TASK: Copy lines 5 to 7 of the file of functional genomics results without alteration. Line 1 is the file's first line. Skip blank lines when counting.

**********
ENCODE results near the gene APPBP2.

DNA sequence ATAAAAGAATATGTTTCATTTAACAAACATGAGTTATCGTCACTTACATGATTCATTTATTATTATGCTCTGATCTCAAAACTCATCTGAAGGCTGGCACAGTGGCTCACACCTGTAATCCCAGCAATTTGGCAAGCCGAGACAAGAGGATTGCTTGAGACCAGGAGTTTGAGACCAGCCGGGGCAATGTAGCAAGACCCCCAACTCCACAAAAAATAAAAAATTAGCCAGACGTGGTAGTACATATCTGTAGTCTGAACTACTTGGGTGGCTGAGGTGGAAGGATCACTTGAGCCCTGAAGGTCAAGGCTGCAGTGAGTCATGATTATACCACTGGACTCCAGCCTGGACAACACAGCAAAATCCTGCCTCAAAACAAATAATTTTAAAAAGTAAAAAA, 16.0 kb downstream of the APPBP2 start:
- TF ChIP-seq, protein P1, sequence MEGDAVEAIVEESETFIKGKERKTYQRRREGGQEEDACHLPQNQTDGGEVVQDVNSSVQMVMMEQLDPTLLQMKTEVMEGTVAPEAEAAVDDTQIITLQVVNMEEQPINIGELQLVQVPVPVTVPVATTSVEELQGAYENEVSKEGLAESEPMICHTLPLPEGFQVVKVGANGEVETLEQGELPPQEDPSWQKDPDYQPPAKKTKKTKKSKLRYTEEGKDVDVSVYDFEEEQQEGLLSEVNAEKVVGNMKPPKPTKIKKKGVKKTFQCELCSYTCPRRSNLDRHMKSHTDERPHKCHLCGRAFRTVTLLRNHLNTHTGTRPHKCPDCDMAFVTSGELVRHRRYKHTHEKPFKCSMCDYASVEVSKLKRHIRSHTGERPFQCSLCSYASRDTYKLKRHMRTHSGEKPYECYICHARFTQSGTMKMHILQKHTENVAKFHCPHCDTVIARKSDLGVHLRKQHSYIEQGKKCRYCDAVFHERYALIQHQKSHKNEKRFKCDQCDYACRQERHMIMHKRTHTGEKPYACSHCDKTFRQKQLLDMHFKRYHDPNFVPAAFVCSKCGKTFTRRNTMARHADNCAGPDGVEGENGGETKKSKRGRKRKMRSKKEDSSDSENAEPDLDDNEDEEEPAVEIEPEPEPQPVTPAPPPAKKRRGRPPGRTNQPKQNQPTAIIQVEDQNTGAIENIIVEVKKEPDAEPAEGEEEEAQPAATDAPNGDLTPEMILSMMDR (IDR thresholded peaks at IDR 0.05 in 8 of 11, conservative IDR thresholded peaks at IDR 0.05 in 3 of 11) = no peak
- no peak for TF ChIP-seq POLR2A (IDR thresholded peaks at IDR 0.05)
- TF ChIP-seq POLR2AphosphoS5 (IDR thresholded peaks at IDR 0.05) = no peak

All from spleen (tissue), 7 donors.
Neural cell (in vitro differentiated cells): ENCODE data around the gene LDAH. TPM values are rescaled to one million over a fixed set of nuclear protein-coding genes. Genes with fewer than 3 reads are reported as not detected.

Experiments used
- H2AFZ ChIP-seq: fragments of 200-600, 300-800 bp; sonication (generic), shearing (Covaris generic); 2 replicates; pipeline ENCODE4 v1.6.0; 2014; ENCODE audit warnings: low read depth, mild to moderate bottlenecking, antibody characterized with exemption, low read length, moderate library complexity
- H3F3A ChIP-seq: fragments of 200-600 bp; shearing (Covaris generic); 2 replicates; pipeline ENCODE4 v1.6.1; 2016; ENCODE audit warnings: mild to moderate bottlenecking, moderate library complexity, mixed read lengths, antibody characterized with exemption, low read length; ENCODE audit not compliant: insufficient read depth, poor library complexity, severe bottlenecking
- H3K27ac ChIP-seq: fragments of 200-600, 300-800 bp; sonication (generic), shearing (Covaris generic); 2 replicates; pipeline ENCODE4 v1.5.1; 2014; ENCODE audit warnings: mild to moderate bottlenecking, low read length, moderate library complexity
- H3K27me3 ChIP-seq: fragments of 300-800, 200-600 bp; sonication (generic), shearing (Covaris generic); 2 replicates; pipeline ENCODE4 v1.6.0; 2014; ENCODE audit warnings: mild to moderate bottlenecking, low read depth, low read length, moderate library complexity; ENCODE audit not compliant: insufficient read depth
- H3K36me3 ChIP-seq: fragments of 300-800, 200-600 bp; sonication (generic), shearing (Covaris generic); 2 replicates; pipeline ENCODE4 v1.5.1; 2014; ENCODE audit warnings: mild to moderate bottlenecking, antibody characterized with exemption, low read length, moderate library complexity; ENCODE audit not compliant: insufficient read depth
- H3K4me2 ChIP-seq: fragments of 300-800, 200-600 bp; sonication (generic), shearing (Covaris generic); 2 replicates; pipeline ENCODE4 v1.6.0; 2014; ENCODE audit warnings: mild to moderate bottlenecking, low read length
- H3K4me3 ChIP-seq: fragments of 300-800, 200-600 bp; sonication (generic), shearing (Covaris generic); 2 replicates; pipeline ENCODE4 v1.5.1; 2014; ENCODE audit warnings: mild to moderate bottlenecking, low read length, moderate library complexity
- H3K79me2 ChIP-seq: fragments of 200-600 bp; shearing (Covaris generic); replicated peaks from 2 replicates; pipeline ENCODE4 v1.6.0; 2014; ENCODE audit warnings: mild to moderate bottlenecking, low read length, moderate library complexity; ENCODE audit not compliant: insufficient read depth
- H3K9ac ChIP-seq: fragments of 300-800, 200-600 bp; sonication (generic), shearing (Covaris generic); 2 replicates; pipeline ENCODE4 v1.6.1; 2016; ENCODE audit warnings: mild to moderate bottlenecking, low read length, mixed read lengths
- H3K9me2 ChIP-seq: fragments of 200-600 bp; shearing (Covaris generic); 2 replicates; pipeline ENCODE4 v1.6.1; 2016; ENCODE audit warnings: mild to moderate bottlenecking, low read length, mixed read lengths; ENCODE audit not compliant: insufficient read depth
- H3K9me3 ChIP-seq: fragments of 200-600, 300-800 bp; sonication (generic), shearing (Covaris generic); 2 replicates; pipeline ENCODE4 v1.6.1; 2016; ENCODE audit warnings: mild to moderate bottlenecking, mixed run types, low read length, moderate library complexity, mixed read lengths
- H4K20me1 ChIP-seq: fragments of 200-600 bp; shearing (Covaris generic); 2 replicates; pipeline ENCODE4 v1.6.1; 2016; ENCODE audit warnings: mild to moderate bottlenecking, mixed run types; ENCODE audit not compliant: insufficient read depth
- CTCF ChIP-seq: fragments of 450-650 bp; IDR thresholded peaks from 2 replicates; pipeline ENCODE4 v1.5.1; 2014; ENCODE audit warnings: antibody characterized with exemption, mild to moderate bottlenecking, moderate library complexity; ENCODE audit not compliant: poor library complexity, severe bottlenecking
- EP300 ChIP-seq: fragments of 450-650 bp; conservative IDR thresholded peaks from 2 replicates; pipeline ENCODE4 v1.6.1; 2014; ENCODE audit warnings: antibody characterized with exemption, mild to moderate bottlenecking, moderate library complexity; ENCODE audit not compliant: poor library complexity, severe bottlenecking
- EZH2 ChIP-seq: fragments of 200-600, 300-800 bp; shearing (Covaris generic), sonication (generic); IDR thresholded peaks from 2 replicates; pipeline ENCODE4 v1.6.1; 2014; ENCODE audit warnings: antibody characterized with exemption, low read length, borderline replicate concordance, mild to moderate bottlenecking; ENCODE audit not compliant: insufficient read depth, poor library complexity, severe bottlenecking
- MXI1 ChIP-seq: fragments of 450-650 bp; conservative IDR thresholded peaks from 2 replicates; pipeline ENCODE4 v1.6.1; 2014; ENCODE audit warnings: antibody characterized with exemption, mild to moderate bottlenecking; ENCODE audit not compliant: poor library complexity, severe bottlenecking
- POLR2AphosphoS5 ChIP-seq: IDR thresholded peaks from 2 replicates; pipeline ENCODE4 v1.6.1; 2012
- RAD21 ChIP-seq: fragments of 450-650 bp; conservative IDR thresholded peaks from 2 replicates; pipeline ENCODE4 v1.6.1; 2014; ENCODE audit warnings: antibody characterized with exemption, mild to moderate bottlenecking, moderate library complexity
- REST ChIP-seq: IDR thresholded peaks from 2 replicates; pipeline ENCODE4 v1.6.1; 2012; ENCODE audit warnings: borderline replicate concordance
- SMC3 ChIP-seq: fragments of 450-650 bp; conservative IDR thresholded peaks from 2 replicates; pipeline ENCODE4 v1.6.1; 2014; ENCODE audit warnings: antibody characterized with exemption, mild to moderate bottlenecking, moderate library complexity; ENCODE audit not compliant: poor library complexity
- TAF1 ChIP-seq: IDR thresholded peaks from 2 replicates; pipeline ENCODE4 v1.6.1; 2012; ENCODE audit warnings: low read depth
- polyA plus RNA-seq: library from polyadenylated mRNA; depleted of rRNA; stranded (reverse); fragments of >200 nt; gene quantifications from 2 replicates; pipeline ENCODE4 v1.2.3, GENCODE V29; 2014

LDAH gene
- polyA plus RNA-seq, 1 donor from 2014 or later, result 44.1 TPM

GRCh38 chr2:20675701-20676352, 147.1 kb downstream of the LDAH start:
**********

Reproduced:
- TF ChIP-seq POLR2AphosphoS5 (IDR thresholded peaks at IDR 0.05) = no peak

All from spleen (tissue), 7 donors.
Neural cell (in vitro differentiated cells): ENCODE data around the gene LDAH. TPM values are rescaled to one million over a fixed set of nuclear protein-coding genes. Genes with fewer than 3 reads are reported as not detected.